When she kept following Jesus, she was forced to write a letter of resignation.
Karina, a Turkmen teacher, knew Jesus’ call for total abandonment to Him; however, she never expected the police to show up during a work meeting and tell her to renounce her faith in the God of the Christians. Only a couple days later, her boss confronted her also. She persistently decided to keep following Jesus, and this cost her job.
Turkmenistan is one of those former Soviet republics we never hear about in the media. Most don’t know it is ruled by a dictatorship which is still anchored in strong communist roots. Most don’t know a majority of the people are Muslim. Most don’t realize there is a church under pressure in this Central Asian country. Christians with a Muslim background have to suffer under the consequences.
In Karina’s case, she came to faith a number of years ago after her sister shared the gospel with her. She started to read the Bible and even translated some materials into Turkmen. Recently, the Turkmen police must have started to monitor Karina, shares an Open Doors field worker.
“She was ordered to come to a work meeting, but it was the police who showed up. They questioned and intimidated her. She was asked to renounce her faith, but Karina refused. She was pretty shaken up after the ‘meeting’.”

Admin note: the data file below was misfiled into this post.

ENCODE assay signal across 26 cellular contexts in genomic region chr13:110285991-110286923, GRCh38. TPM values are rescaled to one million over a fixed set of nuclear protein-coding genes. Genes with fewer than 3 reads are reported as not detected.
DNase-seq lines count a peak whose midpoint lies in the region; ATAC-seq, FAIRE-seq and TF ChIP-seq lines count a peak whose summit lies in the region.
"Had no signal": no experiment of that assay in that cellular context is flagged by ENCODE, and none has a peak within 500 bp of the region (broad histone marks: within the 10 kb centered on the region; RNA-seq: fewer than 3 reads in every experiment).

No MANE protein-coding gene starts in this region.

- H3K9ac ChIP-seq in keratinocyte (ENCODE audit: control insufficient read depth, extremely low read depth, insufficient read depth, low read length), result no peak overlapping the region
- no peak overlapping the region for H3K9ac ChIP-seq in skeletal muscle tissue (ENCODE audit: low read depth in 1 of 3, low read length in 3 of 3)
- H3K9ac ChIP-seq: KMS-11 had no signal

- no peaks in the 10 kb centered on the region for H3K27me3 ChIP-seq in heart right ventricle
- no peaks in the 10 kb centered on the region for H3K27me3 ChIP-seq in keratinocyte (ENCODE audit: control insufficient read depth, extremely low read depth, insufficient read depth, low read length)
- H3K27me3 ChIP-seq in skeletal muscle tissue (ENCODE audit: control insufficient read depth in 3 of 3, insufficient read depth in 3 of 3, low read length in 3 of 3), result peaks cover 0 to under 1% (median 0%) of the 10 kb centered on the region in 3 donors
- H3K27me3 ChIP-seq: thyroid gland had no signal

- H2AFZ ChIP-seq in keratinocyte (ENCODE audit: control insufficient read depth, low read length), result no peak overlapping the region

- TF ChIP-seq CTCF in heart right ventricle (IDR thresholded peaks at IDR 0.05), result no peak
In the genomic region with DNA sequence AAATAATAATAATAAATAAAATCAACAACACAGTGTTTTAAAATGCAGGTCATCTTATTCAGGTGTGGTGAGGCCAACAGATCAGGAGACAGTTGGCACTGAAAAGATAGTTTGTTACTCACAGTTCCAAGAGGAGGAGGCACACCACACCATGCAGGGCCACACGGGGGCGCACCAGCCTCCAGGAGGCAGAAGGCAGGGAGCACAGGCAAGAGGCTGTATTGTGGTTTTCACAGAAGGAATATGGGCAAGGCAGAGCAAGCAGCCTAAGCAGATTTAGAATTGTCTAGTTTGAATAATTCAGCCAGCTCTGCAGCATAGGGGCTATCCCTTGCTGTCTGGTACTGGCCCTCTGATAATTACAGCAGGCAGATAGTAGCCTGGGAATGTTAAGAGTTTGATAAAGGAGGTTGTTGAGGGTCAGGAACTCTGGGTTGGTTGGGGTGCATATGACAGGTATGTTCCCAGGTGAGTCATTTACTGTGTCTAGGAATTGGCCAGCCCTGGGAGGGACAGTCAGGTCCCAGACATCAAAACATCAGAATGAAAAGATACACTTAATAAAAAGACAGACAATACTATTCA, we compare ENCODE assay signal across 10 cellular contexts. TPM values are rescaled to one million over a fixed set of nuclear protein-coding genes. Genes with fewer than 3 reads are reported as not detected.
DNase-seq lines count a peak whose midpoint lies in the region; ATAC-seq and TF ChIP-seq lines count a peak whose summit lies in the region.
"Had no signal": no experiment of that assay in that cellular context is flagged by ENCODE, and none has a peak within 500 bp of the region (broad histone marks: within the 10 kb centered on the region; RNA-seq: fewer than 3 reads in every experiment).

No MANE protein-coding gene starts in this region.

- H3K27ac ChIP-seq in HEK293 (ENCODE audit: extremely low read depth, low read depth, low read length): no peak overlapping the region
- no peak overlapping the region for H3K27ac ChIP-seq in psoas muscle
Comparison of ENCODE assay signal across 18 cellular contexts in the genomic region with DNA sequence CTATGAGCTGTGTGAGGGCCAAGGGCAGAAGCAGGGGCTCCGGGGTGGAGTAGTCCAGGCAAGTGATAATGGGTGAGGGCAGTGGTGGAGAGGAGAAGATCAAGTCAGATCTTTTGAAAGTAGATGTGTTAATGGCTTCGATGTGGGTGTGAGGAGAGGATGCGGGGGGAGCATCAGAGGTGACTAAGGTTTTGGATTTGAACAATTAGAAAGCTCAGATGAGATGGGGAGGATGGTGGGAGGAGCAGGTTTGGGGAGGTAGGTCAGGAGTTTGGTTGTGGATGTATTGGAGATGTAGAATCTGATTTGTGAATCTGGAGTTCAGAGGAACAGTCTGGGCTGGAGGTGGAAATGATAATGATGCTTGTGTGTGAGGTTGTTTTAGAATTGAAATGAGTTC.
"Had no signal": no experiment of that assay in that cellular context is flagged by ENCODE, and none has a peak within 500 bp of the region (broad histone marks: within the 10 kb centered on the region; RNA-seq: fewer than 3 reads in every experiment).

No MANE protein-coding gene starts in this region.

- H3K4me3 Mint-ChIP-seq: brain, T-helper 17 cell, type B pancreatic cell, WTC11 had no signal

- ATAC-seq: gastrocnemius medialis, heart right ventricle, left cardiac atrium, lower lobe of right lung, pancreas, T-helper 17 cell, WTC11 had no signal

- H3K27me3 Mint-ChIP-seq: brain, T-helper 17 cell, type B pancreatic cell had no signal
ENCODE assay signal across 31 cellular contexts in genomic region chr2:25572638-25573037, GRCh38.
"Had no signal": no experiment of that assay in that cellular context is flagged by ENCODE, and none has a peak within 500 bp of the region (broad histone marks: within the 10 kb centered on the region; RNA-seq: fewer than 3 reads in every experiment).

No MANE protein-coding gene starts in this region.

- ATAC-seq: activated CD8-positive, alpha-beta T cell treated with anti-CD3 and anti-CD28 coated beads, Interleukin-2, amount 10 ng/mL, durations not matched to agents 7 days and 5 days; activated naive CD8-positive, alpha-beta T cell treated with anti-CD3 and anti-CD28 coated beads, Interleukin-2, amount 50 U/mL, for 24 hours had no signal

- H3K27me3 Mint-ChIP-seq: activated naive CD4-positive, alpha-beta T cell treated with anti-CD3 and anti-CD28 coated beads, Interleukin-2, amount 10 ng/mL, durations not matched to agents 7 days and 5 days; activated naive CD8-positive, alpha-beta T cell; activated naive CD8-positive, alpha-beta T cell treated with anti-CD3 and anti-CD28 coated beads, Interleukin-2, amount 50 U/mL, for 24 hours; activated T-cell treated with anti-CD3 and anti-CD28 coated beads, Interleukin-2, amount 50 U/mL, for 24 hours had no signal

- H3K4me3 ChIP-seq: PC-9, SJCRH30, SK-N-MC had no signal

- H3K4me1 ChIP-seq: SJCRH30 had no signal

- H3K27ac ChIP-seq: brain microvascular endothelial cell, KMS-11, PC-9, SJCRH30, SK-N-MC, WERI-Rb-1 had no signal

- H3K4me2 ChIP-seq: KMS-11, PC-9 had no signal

Only a couple of days later, Karina found herself in another similar situation. “This time her boss ‘interrogated’ her about her faith and church activities,” the field worker shares. “Most likely, he was pressured by the police. When she kept following Jesus, she was forced to write a letter of resignation. Losing your job might not seem the worst example of persecution, but it is serious when you are a single mom with two grown-up children in a country with no unemployment benefits.”
Karina phoned another Christian and told her she wanted to get some distance from the underground church in Turkmenistan. “I am still a believer, but I don’t want any contact with other Christians now. I also won’t do any more translation work.”
Open Doors’ contacts will try to safely connect with Karina to see if she can be encouraged and if she needs other support. “Sadly, there are so many ‘Karina’s’ in our region,” says the Open Doors field worker. “We do want to encourage them with the help of our worldwide supporters.
The government can play a big part, as Karina’s case makes clear. Christians with a Muslim background don’t always go to the official, registered churches, but meet in small groups in houses and apartments. This makes it more difficult for the government to exercise control over them.
*Representative names and photo to protect persecuted Christians